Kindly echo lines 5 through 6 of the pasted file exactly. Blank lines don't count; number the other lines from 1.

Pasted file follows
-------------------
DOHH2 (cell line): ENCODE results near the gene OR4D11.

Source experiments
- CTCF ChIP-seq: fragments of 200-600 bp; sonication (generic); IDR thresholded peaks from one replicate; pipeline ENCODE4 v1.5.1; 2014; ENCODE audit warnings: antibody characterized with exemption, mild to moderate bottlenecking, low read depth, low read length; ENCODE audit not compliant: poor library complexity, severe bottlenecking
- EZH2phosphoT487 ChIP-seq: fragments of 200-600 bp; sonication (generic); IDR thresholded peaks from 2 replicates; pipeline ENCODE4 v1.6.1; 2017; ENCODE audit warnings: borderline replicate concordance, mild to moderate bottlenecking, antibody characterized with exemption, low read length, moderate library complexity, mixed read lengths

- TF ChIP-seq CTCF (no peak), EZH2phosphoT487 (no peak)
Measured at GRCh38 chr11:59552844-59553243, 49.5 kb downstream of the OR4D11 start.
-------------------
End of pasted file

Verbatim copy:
- TF ChIP-seq CTCF (no peak), EZH2phosphoT487 (no peak)
Measured at GRCh38 chr11:59552844-59553243, 49.5 kb downstream of the OR4D11 start.